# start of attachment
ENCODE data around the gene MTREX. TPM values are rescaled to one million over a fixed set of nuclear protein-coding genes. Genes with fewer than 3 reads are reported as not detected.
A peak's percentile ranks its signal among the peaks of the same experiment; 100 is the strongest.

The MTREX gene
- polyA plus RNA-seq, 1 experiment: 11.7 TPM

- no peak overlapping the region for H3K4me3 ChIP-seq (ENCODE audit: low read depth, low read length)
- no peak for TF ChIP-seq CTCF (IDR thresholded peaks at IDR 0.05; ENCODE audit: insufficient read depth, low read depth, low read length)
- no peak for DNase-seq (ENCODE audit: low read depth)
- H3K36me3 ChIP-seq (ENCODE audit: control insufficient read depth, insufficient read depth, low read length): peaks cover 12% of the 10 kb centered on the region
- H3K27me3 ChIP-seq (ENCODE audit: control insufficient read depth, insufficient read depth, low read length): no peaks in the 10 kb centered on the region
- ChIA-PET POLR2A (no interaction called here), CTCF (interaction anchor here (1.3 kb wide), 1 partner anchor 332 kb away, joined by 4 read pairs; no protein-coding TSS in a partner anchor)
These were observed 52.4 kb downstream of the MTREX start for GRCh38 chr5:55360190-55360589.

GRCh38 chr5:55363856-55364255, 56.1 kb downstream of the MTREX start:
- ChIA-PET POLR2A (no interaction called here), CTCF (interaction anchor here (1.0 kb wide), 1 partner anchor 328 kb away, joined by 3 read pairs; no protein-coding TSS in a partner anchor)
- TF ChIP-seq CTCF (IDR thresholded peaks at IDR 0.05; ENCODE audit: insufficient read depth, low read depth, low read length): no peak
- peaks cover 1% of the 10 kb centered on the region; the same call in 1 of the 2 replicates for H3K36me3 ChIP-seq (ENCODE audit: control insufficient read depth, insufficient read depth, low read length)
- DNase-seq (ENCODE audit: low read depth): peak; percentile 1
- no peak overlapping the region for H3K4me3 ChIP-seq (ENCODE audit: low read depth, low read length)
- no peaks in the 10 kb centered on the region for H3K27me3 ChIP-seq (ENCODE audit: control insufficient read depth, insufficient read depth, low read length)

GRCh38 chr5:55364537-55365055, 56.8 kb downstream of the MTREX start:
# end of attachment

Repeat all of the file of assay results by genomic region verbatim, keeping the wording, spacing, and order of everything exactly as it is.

ENCODE data around the gene MTREX. TPM values are rescaled to one million over a fixed set of nuclear protein-coding genes. Genes with fewer than 3 reads are reported as not detected.
A peak's percentile ranks its signal among the peaks of the same experiment; 100 is the strongest.

The MTREX gene
- polyA plus RNA-seq, 1 experiment: 11.7 TPM

- no peak overlapping the region for H3K4me3 ChIP-seq (ENCODE audit: low read depth, low read length)
- no peak for TF ChIP-seq CTCF (IDR thresholded peaks at IDR 0.05; ENCODE audit: insufficient read depth, low read depth, low read length)
- no peak for DNase-seq (ENCODE audit: low read depth)
- H3K36me3 ChIP-seq (ENCODE audit: control insufficient read depth, insufficient read depth, low read length): peaks cover 12% of the 10 kb centered on the region
- H3K27me3 ChIP-seq (ENCODE audit: control insufficient read depth, insufficient read depth, low read length): no peaks in the 10 kb centered on the region
- ChIA-PET POLR2A (no interaction called here), CTCF (interaction anchor here (1.3 kb wide), 1 partner anchor 332 kb away, joined by 4 read pairs; no protein-coding TSS in a partner anchor)
These were observed 52.4 kb downstream of the MTREX start for GRCh38 chr5:55360190-55360589.

GRCh38 chr5:55363856-55364255, 56.1 kb downstream of the MTREX start:
- ChIA-PET POLR2A (no interaction called here), CTCF (interaction anchor here (1.0 kb wide), 1 partner anchor 328 kb away, joined by 3 read pairs; no protein-coding TSS in a partner anchor)
- TF ChIP-seq CTCF (IDR thresholded peaks at IDR 0.05; ENCODE audit: insufficient read depth, low read depth, low read length): no peak
- peaks cover 1% of the 10 kb centered on the region; the same call in 1 of the 2 replicates for H3K36me3 ChIP-seq (ENCODE audit: control insufficient read depth, insufficient read depth, low read length)
- DNase-seq (ENCODE audit: low read depth): peak; percentile 1
- no peak overlapping the region for H3K4me3 ChIP-seq (ENCODE audit: low read depth, low read length)
- no peaks in the 10 kb centered on the region for H3K27me3 ChIP-seq (ENCODE audit: control insufficient read depth, insufficient read depth, low read length)

GRCh38 chr5:55364537-55365055, 56.8 kb downstream of the MTREX start: